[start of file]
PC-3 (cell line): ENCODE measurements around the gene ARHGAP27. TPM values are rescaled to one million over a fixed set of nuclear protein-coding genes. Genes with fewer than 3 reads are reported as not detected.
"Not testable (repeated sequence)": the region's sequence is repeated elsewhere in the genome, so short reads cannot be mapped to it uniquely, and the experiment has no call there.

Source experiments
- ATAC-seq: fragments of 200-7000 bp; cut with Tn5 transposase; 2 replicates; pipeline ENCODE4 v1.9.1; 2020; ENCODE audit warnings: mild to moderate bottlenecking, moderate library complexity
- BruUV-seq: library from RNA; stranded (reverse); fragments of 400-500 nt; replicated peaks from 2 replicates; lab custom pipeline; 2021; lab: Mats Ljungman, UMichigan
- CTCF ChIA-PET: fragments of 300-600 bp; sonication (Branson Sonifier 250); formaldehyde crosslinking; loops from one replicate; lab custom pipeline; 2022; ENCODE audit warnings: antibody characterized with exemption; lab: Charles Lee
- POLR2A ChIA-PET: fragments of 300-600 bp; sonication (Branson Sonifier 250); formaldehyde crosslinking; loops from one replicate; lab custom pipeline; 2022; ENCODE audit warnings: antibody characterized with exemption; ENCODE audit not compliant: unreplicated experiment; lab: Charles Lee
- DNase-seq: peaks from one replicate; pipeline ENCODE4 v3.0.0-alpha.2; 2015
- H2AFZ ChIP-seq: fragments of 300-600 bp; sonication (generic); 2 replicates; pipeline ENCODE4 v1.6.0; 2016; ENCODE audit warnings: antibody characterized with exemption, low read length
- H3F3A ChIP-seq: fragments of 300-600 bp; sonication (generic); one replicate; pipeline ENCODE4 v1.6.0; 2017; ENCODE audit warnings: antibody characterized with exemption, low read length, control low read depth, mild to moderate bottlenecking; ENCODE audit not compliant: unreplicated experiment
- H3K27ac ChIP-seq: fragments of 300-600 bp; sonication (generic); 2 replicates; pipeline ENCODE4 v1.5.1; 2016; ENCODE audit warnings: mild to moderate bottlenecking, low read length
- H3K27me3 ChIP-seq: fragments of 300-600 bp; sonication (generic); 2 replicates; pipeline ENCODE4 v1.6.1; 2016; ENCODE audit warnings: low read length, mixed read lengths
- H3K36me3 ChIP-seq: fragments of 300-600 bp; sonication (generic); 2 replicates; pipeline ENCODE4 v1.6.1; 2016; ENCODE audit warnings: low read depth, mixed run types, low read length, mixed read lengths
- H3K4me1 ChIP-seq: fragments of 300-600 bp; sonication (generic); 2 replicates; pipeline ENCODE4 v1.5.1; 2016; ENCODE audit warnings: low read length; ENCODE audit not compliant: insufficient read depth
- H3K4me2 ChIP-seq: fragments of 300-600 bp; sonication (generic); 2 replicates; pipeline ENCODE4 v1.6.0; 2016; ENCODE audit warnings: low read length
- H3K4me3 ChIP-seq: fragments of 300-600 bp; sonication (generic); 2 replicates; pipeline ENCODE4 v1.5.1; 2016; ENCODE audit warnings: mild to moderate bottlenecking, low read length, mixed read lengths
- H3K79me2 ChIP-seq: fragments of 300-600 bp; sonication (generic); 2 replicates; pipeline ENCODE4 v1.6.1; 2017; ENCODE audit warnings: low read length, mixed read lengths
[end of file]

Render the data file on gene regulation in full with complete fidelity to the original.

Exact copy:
PC-3 (cell line): ENCODE measurements around the gene ARHGAP27. TPM values are rescaled to one million over a fixed set of nuclear protein-coding genes. Genes with fewer than 3 reads are reported as not detected.
"Not testable (repeated sequence)": the region's sequence is repeated elsewhere in the genome, so short reads cannot be mapped to it uniquely, and the experiment has no call there.

Source experiments
- ATAC-seq: fragments of 200-7000 bp; cut with Tn5 transposase; 2 replicates; pipeline ENCODE4 v1.9.1; 2020; ENCODE audit warnings: mild to moderate bottlenecking, moderate library complexity
- BruUV-seq: library from RNA; stranded (reverse); fragments of 400-500 nt; replicated peaks from 2 replicates; lab custom pipeline; 2021; lab: Mats Ljungman, UMichigan
- CTCF ChIA-PET: fragments of 300-600 bp; sonication (Branson Sonifier 250); formaldehyde crosslinking; loops from one replicate; lab custom pipeline; 2022; ENCODE audit warnings: antibody characterized with exemption; lab: Charles Lee
- POLR2A ChIA-PET: fragments of 300-600 bp; sonication (Branson Sonifier 250); formaldehyde crosslinking; loops from one replicate; lab custom pipeline; 2022; ENCODE audit warnings: antibody characterized with exemption; ENCODE audit not compliant: unreplicated experiment; lab: Charles Lee
- DNase-seq: peaks from one replicate; pipeline ENCODE4 v3.0.0-alpha.2; 2015
- H2AFZ ChIP-seq: fragments of 300-600 bp; sonication (generic); 2 replicates; pipeline ENCODE4 v1.6.0; 2016; ENCODE audit warnings: antibody characterized with exemption, low read length
- H3F3A ChIP-seq: fragments of 300-600 bp; sonication (generic); one replicate; pipeline ENCODE4 v1.6.0; 2017; ENCODE audit warnings: antibody characterized with exemption, low read length, control low read depth, mild to moderate bottlenecking; ENCODE audit not compliant: unreplicated experiment
- H3K27ac ChIP-seq: fragments of 300-600 bp; sonication (generic); 2 replicates; pipeline ENCODE4 v1.5.1; 2016; ENCODE audit warnings: mild to moderate bottlenecking, low read length
- H3K27me3 ChIP-seq: fragments of 300-600 bp; sonication (generic); 2 replicates; pipeline ENCODE4 v1.6.1; 2016; ENCODE audit warnings: low read length, mixed read lengths
- H3K36me3 ChIP-seq: fragments of 300-600 bp; sonication (generic); 2 replicates; pipeline ENCODE4 v1.6.1; 2016; ENCODE audit warnings: low read depth, mixed run types, low read length, mixed read lengths
- H3K4me1 ChIP-seq: fragments of 300-600 bp; sonication (generic); 2 replicates; pipeline ENCODE4 v1.5.1; 2016; ENCODE audit warnings: low read length; ENCODE audit not compliant: insufficient read depth
- H3K4me2 ChIP-seq: fragments of 300-600 bp; sonication (generic); 2 replicates; pipeline ENCODE4 v1.6.0; 2016; ENCODE audit warnings: low read length
- H3K4me3 ChIP-seq: fragments of 300-600 bp; sonication (generic); 2 replicates; pipeline ENCODE4 v1.5.1; 2016; ENCODE audit warnings: mild to moderate bottlenecking, low read length, mixed read lengths
- H3K79me2 ChIP-seq: fragments of 300-600 bp; sonication (generic); 2 replicates; pipeline ENCODE4 v1.6.1; 2017; ENCODE audit warnings: low read length, mixed read lengths